The San Jose Unified School District this fall will offer free swine flu vaccinations to its 32,000 students.
The school district is working in collaboration with Stanford Medical School and Dr. Marty Fenstersheib, Santa Clara County's public health officer, to offer the vaccine in nasal spray and injections at 40 school sites, according to Melinda Landau, manager of the school district's health and family support program.
Landau said the school district is in the process of ordering the vaccines and will kick off a pilot program at two schools before branching out. The vaccinations are free, but require permission from parents.
"We want to emphasize that this is a voluntary program," Landau said. "We won't do anything without a parent-signed permission slip."
Landau said school nurses will work in teams at two sites a day to give the vaccinations. The school district is aided by the best school-to-nurse ratio in all of Santa Clara County, Landau said.
Landau said the program was started to help disadvantaged students who may not have access to primary care physicians.
"Some of our families, they're at work and it's hard to get their child to the doctor or clinic," Landau said. "We're trying to keep our kids in school, remove barriers in education."
The school district still needs to iron out storage issues and the logistics of making the program work at each site. Landau said the county's public health officer has been helpful in providing training to nurses and coordinating vaccines.
Fenstersheib said, as supervising physician, he will provide the school district his medical license so that they can order vaccines and also ensure that the school district operates under proper protocols.
"We couldn't do it without them," Landau said.
Fenstersheib said the county has been allocated a total of 14,100 doses of the nasal spray to be immediately distributed to 58 providers, including the health department. The initial batch will be available primarily for children who are between the ages of 2 and 10 and who are healthy.
The rest of the 400 providers who have signed up to receive the vaccines will receive a shipment of 211,000 doses of both the nasal spray and shot in mid-October.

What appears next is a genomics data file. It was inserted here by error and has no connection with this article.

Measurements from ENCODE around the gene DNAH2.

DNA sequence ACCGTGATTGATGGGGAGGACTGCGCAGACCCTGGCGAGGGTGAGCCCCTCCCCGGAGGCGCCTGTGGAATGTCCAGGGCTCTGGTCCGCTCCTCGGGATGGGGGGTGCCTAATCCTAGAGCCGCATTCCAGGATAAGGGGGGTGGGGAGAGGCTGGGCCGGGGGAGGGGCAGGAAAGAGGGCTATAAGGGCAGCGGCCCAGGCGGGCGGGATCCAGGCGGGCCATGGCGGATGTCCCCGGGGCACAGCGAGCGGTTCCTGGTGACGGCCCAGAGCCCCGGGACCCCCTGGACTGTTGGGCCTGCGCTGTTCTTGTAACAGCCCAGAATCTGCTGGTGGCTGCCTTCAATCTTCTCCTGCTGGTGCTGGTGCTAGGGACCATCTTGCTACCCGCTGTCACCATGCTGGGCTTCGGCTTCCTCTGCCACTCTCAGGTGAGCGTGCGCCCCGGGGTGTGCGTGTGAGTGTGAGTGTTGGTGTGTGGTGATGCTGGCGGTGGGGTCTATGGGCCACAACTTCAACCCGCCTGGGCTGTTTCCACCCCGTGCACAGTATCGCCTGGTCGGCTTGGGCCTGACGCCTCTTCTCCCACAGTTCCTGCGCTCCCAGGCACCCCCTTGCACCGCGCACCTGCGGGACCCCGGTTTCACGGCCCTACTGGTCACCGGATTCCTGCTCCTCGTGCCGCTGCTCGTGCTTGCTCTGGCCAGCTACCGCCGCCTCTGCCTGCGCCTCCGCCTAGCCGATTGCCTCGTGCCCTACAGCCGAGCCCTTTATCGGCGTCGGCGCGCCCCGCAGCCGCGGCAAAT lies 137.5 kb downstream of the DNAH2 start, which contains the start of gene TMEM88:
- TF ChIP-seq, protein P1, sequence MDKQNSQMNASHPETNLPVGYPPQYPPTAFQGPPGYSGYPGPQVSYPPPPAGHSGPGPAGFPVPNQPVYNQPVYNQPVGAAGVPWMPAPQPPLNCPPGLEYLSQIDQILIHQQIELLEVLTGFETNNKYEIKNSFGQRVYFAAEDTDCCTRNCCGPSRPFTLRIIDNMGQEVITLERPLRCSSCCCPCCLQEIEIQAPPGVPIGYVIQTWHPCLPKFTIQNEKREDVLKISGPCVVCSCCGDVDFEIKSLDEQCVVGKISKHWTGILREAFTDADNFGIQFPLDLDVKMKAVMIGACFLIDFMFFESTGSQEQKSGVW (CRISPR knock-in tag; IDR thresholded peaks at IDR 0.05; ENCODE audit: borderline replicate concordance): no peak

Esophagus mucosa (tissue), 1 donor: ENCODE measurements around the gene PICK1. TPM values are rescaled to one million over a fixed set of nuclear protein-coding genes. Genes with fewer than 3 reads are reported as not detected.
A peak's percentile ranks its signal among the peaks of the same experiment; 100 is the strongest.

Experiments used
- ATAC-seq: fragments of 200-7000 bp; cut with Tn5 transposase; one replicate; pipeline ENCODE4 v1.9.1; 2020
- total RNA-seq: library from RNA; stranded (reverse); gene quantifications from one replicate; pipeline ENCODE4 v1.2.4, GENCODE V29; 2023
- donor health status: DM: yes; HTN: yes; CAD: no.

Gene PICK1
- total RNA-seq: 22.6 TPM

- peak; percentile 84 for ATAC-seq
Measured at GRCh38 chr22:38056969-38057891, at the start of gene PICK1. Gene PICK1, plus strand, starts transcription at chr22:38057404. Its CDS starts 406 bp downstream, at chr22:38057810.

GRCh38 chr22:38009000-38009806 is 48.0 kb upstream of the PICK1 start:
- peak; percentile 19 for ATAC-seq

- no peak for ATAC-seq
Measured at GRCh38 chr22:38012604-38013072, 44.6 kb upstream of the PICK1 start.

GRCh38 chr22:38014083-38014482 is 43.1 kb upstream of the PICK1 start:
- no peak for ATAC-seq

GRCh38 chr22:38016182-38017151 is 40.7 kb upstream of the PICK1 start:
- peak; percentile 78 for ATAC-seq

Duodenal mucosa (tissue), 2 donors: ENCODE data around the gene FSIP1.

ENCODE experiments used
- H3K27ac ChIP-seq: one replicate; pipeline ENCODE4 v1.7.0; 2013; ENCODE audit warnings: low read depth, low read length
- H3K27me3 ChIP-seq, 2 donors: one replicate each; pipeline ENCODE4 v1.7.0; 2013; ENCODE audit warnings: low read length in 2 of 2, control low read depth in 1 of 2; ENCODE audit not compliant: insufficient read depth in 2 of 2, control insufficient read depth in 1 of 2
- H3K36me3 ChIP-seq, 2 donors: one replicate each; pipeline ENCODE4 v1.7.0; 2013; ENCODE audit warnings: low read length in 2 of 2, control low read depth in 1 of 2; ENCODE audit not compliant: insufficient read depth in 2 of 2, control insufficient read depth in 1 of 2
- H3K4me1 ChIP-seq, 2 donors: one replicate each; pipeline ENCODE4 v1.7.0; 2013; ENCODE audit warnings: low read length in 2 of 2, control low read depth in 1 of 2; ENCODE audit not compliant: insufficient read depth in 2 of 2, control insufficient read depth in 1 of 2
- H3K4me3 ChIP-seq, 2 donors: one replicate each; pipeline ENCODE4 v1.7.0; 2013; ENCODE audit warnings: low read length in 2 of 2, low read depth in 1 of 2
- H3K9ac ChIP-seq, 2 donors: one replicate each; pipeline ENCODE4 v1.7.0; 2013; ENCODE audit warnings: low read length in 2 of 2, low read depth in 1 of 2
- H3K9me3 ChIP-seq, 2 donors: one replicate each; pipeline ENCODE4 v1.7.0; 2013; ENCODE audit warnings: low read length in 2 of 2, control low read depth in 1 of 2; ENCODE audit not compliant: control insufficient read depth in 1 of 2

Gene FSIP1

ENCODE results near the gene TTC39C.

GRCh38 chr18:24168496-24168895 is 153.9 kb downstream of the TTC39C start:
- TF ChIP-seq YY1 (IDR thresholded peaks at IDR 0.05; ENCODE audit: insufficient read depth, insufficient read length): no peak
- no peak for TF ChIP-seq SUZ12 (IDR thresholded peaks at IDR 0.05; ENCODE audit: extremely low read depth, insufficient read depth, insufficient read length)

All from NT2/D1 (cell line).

Napa County public information officer Elizabeth Emmett said the county received an initial 900 doses of the vaccine this morning. Vaccines will be offered at schools beginning next week with priority given to children between the ages of 2 and 10.
In Contra Costa County, Health Services spokeswoman Kate Fowlie said the county's initial shipment of 7,000 doses will be distributed at 49 elementary schools upon arrival.
California Department of Public Health spokesman Ken August said an initial shipment of 400,000 doses of the nasal spray is being distributed to health care providers across the state this week and that an initial shipment of 200,000 doses of the shot will be distributed in mid-October.
As many as 4.5 million doses of the nasal spray and 18 million doses of the shot could be distributed across the state.
"We expect to see more illnesses from H1N1 flu, more serious illnesses and unfortunately more death," August said. "It's important that all Californians take steps to protect themselves from the H1N1 flu."
August said about 10,500 providers in California have registered for the vaccines. He encouraged more to register at www.calpanflu.org.
"Based on information we have on demand, we expect vaccines to be available for anyone who wants it," August said. "We are encouraging providers to make an effort to vaccinate priority groups first but ultimately anyone who wants to get vaccinated will get it."
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